BATON ROUGE, La. (AP) – A deputy city marshal awaiting trial for murder in the fatal shooting of a 6-year-old boy has shown a pattern of using excessive force on other people who didn’t pose a threat, according to Louisiana prosecutors.
Attorney General Jeff Landry’s office argues in a court filing that jurors at Derrick Stafford’s trial should hear evidence that he hurt people without justification before the shooting that killed Jeremy Mardis and critically wounded his father, Christopher Few, in Marksville last November.
The filing says the prior “bad acts” of Stafford, a Marksville police lieutenant, include using a stun gun on a handcuffed man without warning and on a young mother who was already secured in a police car during separate 2011 arrests. It also says Stafford broke a 16-year-old girl’s arm while breaking up a fight on a school bus in 2012.
“Stafford, as evidenced by both the charged offense and other bad acts the state seeks to introduce, is motivated to use excessive violent force against individuals he interacts with during the course and scope of employment with the law enforcement agency he works for,” prosecutors wrote in last week’s filing.
State District Court Judge William Bennett is scheduled to hear arguments next Wednesday on the prosecutors’ request ahead of Stafford’s Nov. 28 trial. One of Stafford’s lawyers didn’t immediately respond to a call and email seeking comment.
Stafford and Norris Greenhouse Jr., a former Marksville police officer, were moonlighting as deputy marshals on the night of the Nov. 3 shooting. Prosecutors say Greenhouse didn’t tell a dispatcher – and still hasn’t told investigators – why he began pursuing Few’s car.
In the same court filing, prosecutors also disclosed new details of its investigation that led to second-degree murder and attempted second-degree murder charges against Stafford and Greenhouse.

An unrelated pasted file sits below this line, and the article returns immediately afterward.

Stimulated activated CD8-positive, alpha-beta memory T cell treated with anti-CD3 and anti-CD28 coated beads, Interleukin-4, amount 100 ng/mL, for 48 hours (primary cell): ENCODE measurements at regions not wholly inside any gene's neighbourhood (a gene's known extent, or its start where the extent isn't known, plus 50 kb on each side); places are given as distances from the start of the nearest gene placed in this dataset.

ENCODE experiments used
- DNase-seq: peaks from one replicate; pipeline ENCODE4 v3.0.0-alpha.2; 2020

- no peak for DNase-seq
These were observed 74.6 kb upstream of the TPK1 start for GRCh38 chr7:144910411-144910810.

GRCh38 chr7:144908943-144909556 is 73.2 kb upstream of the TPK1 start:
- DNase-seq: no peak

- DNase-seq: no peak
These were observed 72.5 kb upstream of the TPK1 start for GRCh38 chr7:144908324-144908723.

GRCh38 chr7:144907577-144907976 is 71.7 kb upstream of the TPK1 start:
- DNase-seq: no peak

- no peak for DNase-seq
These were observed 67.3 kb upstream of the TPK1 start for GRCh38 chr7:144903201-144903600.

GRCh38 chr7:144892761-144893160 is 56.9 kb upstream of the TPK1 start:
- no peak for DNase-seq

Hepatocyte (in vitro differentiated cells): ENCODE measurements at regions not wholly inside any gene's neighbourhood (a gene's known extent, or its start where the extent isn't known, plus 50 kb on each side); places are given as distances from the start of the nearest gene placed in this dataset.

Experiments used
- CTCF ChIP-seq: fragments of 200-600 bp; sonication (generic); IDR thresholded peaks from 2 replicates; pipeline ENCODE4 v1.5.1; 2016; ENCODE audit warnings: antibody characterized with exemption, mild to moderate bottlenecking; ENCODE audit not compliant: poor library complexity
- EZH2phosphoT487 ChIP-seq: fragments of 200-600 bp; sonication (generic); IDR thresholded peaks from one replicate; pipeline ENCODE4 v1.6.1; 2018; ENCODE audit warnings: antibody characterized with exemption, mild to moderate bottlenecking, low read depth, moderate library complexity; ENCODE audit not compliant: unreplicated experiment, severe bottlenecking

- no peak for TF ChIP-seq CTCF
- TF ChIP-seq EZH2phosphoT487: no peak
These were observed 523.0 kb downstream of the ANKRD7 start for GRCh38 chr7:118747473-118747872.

State Police have said the deputies opened fire on Few’s car after the pursuit, which was joined by a third deputy and Marksville Police Sgt. Kenneth Parnell III. A police report says video from Parnell’s body camera shows Few’s empty hands were raised and visible inside the vehicle when gunfire erupted. The boy was strapped into the front seat.
Prosecutors said the video also shows that Stafford and Greenhouse fired from “a safe distance,” and that Few’s car was backing away from them.
“It also shows Greenhouse and Stafford firing from a position perpendicular to the driver’s side,” their filing adds. “And perhaps most important, it shows Few with his hands in the air pleading for the officers to stop firing. They did not.”
Stafford emptied his magazine of hollow point bullets, and investigators traced 14 shell casings to Stafford’s semi-automatic handgun, prosecutors said. Four other shell casings recovered at the scene came from Greenhouse’s gun, they added.
“Of the four projectiles that were recovered from young Jeremy Mardis, three were forensically matched through scientific analysis to Stafford’s weapon,” the filing says.
State Police Col. Mike Edmonson cited the video when he announced the arrest of the two officers, calling it the most disturbing thing he’s seen. Prosecutors have provided copies of the video to their defense attorneys, but the recording has not been publicly released.
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